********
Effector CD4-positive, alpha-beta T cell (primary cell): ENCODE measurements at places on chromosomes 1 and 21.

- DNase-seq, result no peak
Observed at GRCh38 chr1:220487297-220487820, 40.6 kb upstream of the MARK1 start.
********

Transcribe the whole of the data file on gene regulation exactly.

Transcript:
Effector CD4-positive, alpha-beta T cell (primary cell): ENCODE measurements at places on chromosomes 1 and 21.

- DNase-seq, result no peak
Observed at GRCh38 chr1:220487297-220487820, 40.6 kb upstream of the MARK1 start.